Hollywood Is Crowdsourcing for the Next ‘MacGyver'

PHOTO: Richard Dean Anderson and Darlanne Fluegel film a scene from the pilot episode of MacGyver, Sept. 29, 1985.ABC Photo Archives
Richard Dean Anderson and Darlanne Fluegel film a scene from the pilot episode of 'MacGyver,' Sept. 29, 1985.

Hollywood is reaching out for your help to create the next “MacGyver” (or, for the younger future engineers, the next “CSI”).

To kick off National Engineers Week, the National Academy of Engineering today launched a worldwide crowdsourcing competition seeking ideas for a television series with a female engineer lead.

The launch event at the National Academy of Sciences Building in Washington featured six of the mentors in the competition, whose specialties range from science-based television production to technology and analytics.

Ruth David, president and CEO of Virginia-based Analytic Services Inc., prompted the question, “How do we inspire young females to go into the engineering profession?”

A recent report by the National Student Clearinghouse found that the number of women pursuing engineering bachelor degrees in the past 10 years has declined by 19 percent.

David described the problem (in engineering terms of course) as an “impedance mismatch” in how the engineering profession is represented to young people. She stressed the importance of finding a new way to “capture the imagination of males and women alike” by creating a better portrayal of what being an engineer truly means.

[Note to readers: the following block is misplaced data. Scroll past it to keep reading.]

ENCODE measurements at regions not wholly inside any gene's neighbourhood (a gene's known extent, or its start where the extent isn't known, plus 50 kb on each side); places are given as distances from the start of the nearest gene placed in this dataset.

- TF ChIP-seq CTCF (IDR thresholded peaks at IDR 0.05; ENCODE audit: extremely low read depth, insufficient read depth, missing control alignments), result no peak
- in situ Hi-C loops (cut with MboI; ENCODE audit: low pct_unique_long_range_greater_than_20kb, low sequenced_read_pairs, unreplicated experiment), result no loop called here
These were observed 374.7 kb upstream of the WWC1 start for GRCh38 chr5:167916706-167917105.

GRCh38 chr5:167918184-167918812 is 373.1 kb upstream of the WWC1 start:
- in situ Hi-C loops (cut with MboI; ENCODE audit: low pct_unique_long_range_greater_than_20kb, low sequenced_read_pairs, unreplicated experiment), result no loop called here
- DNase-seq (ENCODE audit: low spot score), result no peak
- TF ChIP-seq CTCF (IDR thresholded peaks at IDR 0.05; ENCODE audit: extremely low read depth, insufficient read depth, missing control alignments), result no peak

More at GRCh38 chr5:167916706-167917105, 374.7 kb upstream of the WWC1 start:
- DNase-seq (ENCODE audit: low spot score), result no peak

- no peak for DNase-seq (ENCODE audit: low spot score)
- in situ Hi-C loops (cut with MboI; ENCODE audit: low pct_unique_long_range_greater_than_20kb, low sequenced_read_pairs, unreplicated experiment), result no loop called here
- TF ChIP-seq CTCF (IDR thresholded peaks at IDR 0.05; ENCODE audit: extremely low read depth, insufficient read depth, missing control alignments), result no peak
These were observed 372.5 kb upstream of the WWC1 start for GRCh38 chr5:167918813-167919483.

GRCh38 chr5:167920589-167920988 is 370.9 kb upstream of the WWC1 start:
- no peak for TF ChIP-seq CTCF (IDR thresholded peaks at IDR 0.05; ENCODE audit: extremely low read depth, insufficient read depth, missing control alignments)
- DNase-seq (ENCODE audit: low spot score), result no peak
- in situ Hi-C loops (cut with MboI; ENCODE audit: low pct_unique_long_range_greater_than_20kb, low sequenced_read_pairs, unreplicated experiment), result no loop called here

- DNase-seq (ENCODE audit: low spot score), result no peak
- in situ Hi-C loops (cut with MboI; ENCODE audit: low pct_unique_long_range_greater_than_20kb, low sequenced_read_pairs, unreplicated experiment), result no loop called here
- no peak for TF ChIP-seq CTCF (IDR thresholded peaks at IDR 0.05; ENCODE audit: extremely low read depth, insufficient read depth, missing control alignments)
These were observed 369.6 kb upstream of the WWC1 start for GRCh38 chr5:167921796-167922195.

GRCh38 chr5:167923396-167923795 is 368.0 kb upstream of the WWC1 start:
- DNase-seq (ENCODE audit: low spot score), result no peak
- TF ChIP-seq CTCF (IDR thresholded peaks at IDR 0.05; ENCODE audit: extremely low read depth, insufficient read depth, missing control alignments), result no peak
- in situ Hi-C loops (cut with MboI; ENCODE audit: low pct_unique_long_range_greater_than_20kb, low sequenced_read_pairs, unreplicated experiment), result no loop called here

A panel followed with four mentors in television, who each had a unique perspective as they gave advice to potential submissions.

When asked about the difference between a good idea and a good story, Lori McCreary, CEO and founder of Revelations Entertainment, said you must expand the idea into something bigger. “You have to want to watch her for 100 hours,” she noted.

Anthony Zuiker, the creator and executive producer of “CSI: Crime Scene Investigation,” said all you need is “one idea with one great, iconic character,” and emphasized the importance of character over concept.

Lee Zlotoff, the creator of the ‘80s ABC action-adventure show “MacGyver,” continued with that sentiment, saying that you needed no more than 25 words to efficiently summarize your concept.

“Here’s the character,” he said. “Here’s the story.”

The panelists all emphatically emphasized the importance of taking risks, and maintaining your creativity despite your fears.

“Be comfortable being uncomfortable,” Zuiker said. “That’s where growth happens.”

The deadline for an entry is April 17, 2015.

More information about the competition can be found at The Next MacGyver website.

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